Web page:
Decent Work Bill Dangles

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The Decent Work Bill is arguably becoming the most controversial Bill within the Chambers of the 53rd Legislature.

In terms of duration in the House, it is only second to the Code of Conduct, which goes as far back as 2009 with the Decent Work Bill being introduced in 2010.

Besides suffering several setbacks either by the makings of the various committees mandated to scrutinize it and advice the two Houses on what decisions to take, or the Plenary of the two Houses differing discussions, the fate of the Bill is still dangling on an unbalanced political sword waiting for another conference committee to decide on a final resting place.

Tuesday, May 6, the Senate received a communication from the House of Representatives, informing that body that it has endorsed the recommendations of the conference committee on Decent Work Bill 2010 to set a minimum wage.

“By directive, the Honorable House of Representatives in session have mandated me to inform the Honorable House of Senate that it has endorsed the recommendation of the conference committee on Decent Work Bill 2010 to set a minimum wage bill articulated in the attached addendum. The Bill was deliberated and passed into the full force of the law on Tuesday, April 8, 2014 at the hour 1449 GMT during its regular session…”

According to communication from the House of Representatives under the signature of Chief Clerk Mildred Sayon, the addendum to the minimum wage as passed by the House of Representatives and Senate Conference Committee, the minimum wage for skilled professional employee was put at US$0.75 hour, amounting to US$6 per day and US$156 a month.

Domestic or unskilled employee minimum wage was agreed at US$0.40 per hour; US$4 per day, and US$104 a month.

The committee said the function and duty of the National Wage Board is to review wages after every two years.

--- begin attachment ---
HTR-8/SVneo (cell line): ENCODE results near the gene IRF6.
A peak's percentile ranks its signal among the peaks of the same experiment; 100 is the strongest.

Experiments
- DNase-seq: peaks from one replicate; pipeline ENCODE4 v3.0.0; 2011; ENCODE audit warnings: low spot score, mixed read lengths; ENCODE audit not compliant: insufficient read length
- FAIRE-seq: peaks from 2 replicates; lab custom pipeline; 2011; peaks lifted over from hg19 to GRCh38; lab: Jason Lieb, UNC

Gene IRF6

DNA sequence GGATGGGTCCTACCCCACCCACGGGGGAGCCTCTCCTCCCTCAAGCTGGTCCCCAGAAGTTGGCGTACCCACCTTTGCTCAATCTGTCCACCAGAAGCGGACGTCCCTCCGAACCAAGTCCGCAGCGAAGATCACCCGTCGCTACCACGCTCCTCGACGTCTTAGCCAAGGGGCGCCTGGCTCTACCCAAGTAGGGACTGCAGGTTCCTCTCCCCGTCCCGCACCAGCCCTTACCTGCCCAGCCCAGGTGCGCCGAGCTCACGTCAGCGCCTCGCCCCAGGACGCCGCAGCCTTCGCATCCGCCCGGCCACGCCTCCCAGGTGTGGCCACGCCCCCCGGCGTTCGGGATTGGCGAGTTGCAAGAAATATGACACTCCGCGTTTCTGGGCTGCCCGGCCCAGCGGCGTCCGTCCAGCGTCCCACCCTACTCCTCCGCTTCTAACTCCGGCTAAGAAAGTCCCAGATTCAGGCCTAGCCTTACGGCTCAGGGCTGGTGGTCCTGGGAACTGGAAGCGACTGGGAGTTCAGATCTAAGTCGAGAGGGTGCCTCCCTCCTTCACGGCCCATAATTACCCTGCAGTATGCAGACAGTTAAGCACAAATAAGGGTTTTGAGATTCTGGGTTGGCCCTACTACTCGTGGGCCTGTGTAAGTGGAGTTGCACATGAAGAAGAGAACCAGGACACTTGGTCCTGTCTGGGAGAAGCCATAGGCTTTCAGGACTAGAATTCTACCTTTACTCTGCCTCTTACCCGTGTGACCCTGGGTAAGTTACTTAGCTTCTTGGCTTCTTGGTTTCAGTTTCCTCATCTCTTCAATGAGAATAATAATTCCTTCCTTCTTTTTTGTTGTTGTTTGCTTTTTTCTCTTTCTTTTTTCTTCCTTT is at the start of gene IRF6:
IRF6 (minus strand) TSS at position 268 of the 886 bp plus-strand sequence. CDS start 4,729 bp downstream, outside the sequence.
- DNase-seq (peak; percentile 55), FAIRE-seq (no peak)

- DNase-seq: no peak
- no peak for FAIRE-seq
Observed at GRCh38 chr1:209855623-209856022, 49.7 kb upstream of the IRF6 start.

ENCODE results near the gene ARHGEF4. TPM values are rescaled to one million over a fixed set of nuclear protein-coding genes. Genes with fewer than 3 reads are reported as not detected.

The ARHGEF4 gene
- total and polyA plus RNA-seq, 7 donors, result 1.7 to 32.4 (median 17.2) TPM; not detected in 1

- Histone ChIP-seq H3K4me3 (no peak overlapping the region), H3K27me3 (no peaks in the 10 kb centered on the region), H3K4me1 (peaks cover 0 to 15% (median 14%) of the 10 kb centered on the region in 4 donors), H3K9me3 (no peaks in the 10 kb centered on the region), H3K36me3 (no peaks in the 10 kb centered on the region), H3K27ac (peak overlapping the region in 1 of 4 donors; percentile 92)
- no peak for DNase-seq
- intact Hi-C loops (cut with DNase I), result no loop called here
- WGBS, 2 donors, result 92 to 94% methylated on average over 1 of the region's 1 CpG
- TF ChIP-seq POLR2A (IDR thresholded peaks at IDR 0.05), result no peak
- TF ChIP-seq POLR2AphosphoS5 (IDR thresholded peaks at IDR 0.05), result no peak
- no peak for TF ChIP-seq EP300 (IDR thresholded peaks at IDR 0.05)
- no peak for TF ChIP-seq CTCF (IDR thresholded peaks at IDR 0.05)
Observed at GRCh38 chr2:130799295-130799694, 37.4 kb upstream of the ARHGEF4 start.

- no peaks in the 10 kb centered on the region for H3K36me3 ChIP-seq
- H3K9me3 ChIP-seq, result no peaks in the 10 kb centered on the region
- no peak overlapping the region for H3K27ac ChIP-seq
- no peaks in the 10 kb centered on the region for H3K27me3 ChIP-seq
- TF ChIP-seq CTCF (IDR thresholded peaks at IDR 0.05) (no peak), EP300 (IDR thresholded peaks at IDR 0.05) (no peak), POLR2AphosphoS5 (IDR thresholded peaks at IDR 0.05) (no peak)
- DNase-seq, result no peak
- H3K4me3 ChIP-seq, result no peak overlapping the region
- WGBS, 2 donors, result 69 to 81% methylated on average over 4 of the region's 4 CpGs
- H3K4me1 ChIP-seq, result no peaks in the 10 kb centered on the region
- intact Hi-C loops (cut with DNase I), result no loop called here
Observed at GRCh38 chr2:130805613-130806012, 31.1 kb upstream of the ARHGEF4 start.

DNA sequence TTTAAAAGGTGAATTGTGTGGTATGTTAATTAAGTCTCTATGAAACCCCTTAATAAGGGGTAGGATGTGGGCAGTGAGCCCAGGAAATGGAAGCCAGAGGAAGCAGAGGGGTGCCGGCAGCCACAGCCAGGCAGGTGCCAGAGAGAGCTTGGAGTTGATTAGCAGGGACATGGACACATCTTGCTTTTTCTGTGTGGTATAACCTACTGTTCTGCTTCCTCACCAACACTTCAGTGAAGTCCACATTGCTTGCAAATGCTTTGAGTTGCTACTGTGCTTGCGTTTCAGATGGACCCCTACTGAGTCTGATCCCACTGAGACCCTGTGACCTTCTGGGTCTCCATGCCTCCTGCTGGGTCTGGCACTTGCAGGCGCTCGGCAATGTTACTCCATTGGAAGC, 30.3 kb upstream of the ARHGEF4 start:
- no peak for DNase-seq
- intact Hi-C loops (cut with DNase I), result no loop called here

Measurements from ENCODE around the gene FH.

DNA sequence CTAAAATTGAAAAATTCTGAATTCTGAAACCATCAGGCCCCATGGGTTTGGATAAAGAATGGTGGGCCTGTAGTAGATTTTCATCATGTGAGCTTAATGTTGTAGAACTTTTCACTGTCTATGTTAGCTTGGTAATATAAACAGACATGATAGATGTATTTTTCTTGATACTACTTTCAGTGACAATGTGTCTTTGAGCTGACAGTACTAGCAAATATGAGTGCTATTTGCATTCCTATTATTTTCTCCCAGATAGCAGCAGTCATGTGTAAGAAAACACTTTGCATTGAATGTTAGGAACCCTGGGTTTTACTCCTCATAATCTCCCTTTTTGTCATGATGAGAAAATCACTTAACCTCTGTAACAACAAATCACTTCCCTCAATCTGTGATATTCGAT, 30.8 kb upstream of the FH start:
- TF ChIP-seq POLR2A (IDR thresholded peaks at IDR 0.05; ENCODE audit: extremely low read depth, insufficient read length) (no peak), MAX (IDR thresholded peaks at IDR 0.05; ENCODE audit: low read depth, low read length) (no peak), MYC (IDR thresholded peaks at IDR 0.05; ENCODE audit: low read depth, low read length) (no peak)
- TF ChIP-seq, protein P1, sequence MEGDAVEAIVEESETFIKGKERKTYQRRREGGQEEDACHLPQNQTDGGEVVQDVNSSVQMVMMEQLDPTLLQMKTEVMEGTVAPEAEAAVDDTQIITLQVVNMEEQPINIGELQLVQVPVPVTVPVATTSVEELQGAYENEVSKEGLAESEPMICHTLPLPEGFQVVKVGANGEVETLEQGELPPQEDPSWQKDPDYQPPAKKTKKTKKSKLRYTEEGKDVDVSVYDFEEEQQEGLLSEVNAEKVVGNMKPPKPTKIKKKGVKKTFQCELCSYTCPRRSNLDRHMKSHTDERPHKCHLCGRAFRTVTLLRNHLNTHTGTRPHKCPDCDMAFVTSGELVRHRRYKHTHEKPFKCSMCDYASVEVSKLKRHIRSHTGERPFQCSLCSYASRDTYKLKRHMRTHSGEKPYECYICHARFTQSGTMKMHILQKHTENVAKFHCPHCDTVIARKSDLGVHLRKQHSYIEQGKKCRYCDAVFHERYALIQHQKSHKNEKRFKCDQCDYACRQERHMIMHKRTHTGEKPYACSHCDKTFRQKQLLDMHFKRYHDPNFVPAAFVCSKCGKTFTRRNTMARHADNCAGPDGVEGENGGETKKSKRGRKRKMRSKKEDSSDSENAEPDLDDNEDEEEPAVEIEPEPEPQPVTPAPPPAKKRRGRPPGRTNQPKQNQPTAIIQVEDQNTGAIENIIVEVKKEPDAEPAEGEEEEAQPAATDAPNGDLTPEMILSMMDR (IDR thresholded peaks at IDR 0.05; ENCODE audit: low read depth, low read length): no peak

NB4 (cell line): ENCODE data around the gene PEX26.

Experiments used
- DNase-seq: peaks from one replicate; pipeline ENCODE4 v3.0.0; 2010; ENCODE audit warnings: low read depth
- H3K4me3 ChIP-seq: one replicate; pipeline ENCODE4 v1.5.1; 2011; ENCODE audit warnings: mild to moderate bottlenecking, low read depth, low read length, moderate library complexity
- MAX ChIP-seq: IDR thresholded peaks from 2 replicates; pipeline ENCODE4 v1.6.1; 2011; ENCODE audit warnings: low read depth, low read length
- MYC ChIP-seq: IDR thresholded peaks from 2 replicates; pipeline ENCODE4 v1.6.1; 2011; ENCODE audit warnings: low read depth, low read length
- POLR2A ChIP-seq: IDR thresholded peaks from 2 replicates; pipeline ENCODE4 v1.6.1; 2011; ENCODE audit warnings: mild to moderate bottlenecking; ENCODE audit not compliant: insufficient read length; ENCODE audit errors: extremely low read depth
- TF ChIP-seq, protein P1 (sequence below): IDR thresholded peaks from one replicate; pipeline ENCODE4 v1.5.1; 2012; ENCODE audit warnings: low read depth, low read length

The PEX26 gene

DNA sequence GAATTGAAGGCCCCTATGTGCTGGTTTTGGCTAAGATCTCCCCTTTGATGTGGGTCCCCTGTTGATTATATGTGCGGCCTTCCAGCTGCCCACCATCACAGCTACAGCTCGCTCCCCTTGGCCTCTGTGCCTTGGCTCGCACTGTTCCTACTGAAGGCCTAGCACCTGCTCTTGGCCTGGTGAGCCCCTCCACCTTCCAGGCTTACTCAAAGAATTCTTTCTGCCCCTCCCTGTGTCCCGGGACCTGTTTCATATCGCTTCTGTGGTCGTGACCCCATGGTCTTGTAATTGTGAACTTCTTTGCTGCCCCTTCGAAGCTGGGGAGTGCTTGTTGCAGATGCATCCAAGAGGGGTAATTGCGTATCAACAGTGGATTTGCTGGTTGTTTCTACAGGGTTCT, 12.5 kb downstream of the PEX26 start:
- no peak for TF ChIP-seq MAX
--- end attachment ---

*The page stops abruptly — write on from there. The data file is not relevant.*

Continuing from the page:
But the Senate’s immediate reaction Tuesday as propounded by Maryland County Senator John Ballout, was that the Senate received firstly the document, discuss it the next session and decide whether there was a need for another conference committee. “I am begging this plenary indulgence that we allow all Senators to receive what has been read; may be it may not necessarily amount for conference committee, but in the event it does, so be it.”

In its final decision, the plenary agreed for another conference committee with the mandate that Senate maintains its original decision as passed on Thursday, September 10, 2013, during the 59th day sitting of the 2nd Session. The Senate at that sitting last year concurred with the joint conference committee of both the Senate and House of Representatives to pass the Decent Work Bill with a minimum wage at US$75 cents an hour and US$6 a day, without amendment.

Meanwhile, the leadership of the Senate after few minutes of consultation Tuesday, set up a six-man committee that includes Senators Joseph Nagbe, Frederick Cherue, Sumo Kupee, Isaac Nyenabo, Geraldine Doe-Sherif and John Ballout; with the spelt out mandate to go to the House of Representatives and negotiate the terms that the Senate passed.

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